Mazda’s reliability and reputation
Mazda ranked a respectable joint 11th out of 30 car brands in the What Car? Reliability Survey in 2018. Many of the top 10 positions were taken by Japanese and Asian manufacturers, so Mazda’s 94.6% efficiency rating, while favourable, wasn’t quite as high as some of their neighbouring competition.
Recent Mazda recalls and reliability issues
Various recalls have been made on Mazda models throughout their motoring history. The following are a list of the most recent in the UK and Europe.
21/05/2019 – Mazda 3 (2015–2017)
Windscreen wipers may become inoperable
20/02/2019 – Mazda MX-5 (2016–2018) Automatic transmission may unexpectedly downshift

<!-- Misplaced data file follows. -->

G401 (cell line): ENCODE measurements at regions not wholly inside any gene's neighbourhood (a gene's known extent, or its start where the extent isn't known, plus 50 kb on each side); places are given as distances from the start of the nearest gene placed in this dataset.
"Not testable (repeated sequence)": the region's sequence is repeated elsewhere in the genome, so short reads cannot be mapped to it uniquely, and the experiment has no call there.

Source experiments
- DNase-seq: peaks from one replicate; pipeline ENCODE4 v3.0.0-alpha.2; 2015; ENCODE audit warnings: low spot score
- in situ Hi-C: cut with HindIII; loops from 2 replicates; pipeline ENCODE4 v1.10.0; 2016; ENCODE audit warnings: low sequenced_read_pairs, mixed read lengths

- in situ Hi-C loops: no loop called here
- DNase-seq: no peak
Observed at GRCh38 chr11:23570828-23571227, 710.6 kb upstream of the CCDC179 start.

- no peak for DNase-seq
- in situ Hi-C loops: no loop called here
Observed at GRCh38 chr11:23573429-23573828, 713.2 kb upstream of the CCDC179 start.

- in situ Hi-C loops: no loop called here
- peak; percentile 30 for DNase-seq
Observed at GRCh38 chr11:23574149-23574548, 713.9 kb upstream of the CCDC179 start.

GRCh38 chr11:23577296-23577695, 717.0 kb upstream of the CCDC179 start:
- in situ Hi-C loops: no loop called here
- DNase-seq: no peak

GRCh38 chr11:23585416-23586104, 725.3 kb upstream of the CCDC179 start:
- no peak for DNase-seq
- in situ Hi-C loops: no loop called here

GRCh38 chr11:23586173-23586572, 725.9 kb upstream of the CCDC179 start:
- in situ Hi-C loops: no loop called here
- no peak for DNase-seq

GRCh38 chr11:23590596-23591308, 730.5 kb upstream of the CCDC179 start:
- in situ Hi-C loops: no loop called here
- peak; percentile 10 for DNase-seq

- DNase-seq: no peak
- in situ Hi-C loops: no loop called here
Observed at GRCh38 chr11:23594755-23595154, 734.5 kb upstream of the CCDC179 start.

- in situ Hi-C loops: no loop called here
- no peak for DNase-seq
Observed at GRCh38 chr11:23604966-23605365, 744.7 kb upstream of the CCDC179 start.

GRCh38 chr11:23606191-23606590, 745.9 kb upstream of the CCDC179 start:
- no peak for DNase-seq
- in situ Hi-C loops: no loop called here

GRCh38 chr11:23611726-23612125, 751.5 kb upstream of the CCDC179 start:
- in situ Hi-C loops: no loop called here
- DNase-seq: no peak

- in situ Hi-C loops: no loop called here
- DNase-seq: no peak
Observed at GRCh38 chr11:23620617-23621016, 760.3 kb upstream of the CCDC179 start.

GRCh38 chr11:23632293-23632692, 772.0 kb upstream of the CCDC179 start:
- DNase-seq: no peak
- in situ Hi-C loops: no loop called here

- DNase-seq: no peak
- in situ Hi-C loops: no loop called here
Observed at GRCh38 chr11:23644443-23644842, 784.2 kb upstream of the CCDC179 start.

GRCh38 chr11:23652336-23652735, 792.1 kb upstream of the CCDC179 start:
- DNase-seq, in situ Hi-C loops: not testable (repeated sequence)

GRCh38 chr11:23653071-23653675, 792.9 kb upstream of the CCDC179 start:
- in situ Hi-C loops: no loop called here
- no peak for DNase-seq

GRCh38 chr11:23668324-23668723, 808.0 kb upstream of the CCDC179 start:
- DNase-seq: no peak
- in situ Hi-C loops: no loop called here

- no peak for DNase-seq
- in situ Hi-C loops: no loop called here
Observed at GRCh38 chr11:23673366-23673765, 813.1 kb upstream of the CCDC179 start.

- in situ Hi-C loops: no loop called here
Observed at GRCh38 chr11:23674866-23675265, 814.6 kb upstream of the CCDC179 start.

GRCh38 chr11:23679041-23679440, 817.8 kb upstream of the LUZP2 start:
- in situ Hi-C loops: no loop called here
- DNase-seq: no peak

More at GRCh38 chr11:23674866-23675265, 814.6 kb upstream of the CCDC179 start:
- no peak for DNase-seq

19/11/2018 – Mazda 2 (2007–2014) Mazda CX-7 (2007–2009) Mazda RX-8 (2003–2010) Mazda BT-50 (2006–2011)
Takata passenger airbag inflators may not operate as intended
19/11/2018 – Mazda 6 (2007–2010)
Passenger airbag inflators may not operate as intended
01/10/2018 – Mazda 2 (2018)
Incorrect purge valve bracket
30/09/2018 – Mazda 6 (2002–2007)
Takata passenger airbag inflators may not operate as intended
17/09/2018 – Mazda 3 (2012–2016) Mazda CX-5 (2012–2016) Mazda 6 (2012–2016)
Vacuum pump may wear prematurely
17/09/2018 – Mazda CX-5 (2012–2016) Mazda 6 (2012–2016) Mazda 3 (2012–2016)
Fuel injector software does not control the electric current correctly
All recall information sourced from gov.co.uk data.